Books were a very important part of my childhood. TV had not been invented so we learned from books and listening to the radio. And…
Racial segregation in America has often been viewed through two lenses. In the South, Jim Crow laws separated the races in schools and other public spaces. This is de jure (by law) segregation. Outside the South, de facto (in fact) segregation is said to have occurred naturally as a matter of personal preference.
In The Color of Law: A Forgotten History of How Our Government Segregated America (2017), Richard Rothstein destroys the de facto segregation myth by exploring how governments not only imposed racial segregation but did so in a manner that explicitly favored white America.
Like many myths, de facto segregation contains a kernel of truth. For instance, while I was teaching at a fully integrated middle school in Central Florida of the 1990s, the cafeteria reflected America. Black kids gathered at their tables. Latinos did the same. A number of Asian kids tended to join the white kids at theirs. At lunch, the students were permitted to sit wherever they chose and the result was a de facto segregated cafeteria.
The black students in the cafeteria also tended to divide themselves; those who lived in the middle-class town of Eatonville versus those who lived in a publically supported housing community affectionately known as “chocolate city.” Eatonville was founded in the nineteenth century and is considered one of the first successful all-black towns in the country. Chocolate city is, well, chocolate city.
I would learn later that this class division influenced the civil rights era much more than is taught during Black History Month. It also explains why many just don’t see that we continue to live in a heavily segregated society.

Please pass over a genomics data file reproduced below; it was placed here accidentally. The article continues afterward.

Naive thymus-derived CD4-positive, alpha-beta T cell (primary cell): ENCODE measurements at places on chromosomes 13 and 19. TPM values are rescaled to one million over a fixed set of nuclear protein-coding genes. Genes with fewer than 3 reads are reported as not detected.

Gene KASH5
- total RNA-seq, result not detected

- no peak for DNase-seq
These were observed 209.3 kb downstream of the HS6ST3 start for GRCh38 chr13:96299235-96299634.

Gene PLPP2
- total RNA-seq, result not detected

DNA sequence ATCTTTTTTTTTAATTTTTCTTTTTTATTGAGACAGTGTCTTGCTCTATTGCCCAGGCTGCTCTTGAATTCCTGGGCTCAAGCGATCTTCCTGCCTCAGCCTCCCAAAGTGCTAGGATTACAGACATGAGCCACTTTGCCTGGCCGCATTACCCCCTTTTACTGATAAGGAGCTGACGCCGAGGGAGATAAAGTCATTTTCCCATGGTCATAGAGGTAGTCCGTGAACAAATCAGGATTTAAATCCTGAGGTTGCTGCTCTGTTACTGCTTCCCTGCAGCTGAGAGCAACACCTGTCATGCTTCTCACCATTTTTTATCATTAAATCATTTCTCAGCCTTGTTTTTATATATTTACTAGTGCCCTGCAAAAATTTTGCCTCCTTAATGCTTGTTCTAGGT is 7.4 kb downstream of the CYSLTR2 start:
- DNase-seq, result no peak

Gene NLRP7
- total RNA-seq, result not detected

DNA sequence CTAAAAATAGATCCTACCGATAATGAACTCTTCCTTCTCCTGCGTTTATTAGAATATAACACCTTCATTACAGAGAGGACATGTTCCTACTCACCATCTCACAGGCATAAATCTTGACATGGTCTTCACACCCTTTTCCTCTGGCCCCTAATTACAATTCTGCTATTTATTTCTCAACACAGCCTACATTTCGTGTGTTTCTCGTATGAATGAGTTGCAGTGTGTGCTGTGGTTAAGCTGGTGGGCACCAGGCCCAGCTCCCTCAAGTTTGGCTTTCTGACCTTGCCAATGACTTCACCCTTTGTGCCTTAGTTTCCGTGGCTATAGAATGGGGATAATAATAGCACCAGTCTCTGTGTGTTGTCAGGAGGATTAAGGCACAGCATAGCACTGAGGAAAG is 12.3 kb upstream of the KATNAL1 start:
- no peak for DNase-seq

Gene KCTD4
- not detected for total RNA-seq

In The Color of Law, Rothstein demonstrates how these divisions today are the direct result of government intervention and that Jim Crow’s descendants are alive and well.
Beginning in 1934, the Federal Housing Administration’s practice of redlining explicitly labeled black neighborhoods in a way that severely limited black mobility. A single black family in a neighborhood could result in the FHA rating of “D.” Maps of these neighborhoods used by realtors and bankers showed them as red. Residents in redlined neighborhoods were explicitly denied access to federal programs that, in large part, helped to establish white home ownership and, subsequently, the American middle class.
The Color of Law offers many examples of how these policies were enacted across the country. I offer Detroit, Michigan as an example while the story in Motown mimics those of New York, Los Angeles and more.
I visited Detroit in 2015, while conducting research for my master’s thesis regarding the violence there in 1967. According to the US Census, from 1940 to 1960, the black population of Detroit lurched from less than 150,000 to over 482,000, a 220 percent increase. In 1940, less than one in ten Detroiters was black. Twenty years later, more than one in four were black.
Black and brown families across the country, by default, lived in redlined areas. They were forced to pay higher interest and insurance rates. Many were unable to secure mortgages so, instead, entered into purchasing agreements in which the slightest default saw many lose their homes.